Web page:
Actor Irrfan Khan, who will be next seen in Meghna Gulzar’s thriller Talvar, says he has always been tested. After Talvar, he will be seen in Jazbaa alongside Aishwarya Rai Bachchan.
Khan started his journey from the National School of Drama in Delhi. From there, he went on to act in a number of television serials in the 1990s, but wasn’t happy with the kind of work being offered on the small screen. “Drama school doesn’t prepare you for what will come your way. Thankfully, my graph has gone upwards."
He says that if he had been successful at the start of his career, his journey would have stopped right there. “I might have misused my success then." The big break came with British filmmaker Asif Kapadia’s The Warrior in 2001.
“But I see life as a design; all those years were preparing me for something special," says the actor who has worked in over 30 Hindi movies.
One of the few successful Indian actors who juggle both domestic cinema and Hollywood, Khan was seen most recently in Jurassic World—the highest grosser among the Jurassic Park films. The actor’s exploits can be seen in movies such as A Mighty Heart, Slumdog Millionaire, Life of Pi, The Amazing Spider-man and the forthcoming Inferno.
He used to have problems working simultaneously in Hindi and English films. “Now I am in a phase of withdrawal. I see challenges both ways. I miss home when I am shooting abroad, while I miss the Hollywood culture when I shoot here."
He feels that in the West, people are more organized, systematic and have a professional approach. The actor feels privileged about the opportunities he has got in Hollywood. But if you think he is making big money in Hollywood, think again. “Money is not a factor when I work in movies in Hollywood—there are some terrible taxes levied on actors. I pay almost 20% on taxes after working there."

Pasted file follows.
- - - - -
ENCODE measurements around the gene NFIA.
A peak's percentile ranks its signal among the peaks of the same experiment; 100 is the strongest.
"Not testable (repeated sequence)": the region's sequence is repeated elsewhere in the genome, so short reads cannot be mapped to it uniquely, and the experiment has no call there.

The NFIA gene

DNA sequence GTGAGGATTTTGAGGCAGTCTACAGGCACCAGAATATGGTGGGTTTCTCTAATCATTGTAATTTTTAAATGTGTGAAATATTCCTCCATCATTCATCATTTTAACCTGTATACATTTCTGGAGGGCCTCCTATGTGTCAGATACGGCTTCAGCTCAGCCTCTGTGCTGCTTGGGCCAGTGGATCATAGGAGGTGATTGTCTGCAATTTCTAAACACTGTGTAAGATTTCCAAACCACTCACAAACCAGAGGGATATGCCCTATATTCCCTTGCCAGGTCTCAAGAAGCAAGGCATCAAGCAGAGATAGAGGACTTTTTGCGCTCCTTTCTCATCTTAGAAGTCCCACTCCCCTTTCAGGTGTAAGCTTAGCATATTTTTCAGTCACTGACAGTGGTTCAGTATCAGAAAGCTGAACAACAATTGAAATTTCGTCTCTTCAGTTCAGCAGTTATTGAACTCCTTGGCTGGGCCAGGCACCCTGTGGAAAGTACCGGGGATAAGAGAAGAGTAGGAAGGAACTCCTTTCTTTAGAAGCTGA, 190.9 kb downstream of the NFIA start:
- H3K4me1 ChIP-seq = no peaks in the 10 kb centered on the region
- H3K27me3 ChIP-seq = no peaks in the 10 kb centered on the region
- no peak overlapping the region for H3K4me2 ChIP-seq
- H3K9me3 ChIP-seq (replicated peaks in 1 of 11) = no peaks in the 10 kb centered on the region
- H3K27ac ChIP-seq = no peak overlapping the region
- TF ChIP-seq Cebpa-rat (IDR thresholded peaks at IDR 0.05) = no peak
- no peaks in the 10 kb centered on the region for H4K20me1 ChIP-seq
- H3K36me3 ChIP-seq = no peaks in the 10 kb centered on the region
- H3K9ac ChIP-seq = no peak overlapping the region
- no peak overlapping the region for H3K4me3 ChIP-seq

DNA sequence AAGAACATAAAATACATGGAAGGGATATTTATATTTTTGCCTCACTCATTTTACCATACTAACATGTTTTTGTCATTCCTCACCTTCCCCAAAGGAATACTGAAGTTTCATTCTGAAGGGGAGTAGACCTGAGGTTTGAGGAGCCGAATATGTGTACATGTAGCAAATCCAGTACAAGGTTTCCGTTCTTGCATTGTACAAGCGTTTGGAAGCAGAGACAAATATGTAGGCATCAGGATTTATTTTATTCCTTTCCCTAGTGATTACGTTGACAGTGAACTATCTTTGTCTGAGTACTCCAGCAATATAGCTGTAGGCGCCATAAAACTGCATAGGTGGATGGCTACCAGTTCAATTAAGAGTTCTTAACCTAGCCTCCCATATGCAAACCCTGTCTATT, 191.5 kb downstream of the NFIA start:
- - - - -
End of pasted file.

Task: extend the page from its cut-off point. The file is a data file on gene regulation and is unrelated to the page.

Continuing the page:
Despite his success in Hollywood and in Indian cinema, the journey to this point in his career has been a long one. “Before becoming part of movies like Maqbool, Life in a Metro, The Lunchbox, Paan Singh Tomar and Piku, it took almost one-and-a-half years to get such projects. It was a game of patience," says Khan.
His journey has been rough; he has had to work in movies that he was not comfortable with. “When a movie doesn’t require your involvement, then it comes across as the most boring experience; it makes you feel miserable."
So far in his career, he has acted in movies made by well-known directors such as Vishal Bhardwaj, Anurag Basu, Ritesh Batra, Tigmanshu Dhulia and Shoojit Sircar. And it is evident from his career graph that he doesn’t plan much. “I’ve tried to work on plans in life, but life has always surprised me. I am not a good planner; I have foolish ideas all the time."
While he may want to work for films that stimulate his skills, money is also important. “Your entire existence is dependent on money," says Khan, who has endorsed products and brands such as Syska LED, Ceat Tyres, IndiaMART and Envy deodorant.
While the National Film Award winner may have an eclectic choice when it comes to selecting movies to work in, for personal investments, he prefers fixed-income products. “I was trying to buy land near Hyderabad when a director asked me why I was putting my money in land—it will take time to sell. The director used to put money in the stock market, so the whole idea lured me. But I guess it suited his nature more than mine."
Though his experience with equities was good, he is not comfortable with “speculation". “I had invested only for a small period of time. I have realized that wherever speculation is involved, it won’t give you anything."
Other products of interest are tax-free bonds, which his chartered accountant had suggested, and also real estate, but more from an emotional perspective rather than an investment. According to him, his wife has bought some insurance for the family.
Alternative investments also interest Khan, and one area that he would consider investing in is sports. “I would love to own a team like Shah Rukh Khan does in the Indian Premier League or even Abhishek Bachchan in the Pro Kabaddi League, but I don’t know how to go about it." He is not yet convinced of start-ups, though. “I can’t say anything about start-ups right now since I have to understand my role. After that, probably I will do it."
Making choices that he understands and is comfortable with seems to be the actor’s guiding principle, who says one shouldn’t be complacent and should choose a field of work that one enjoys and is passionate about. “Ask yourself, is this engaging me enough? If your answer is yes, then you should go for it. You should also be able to earn money from it."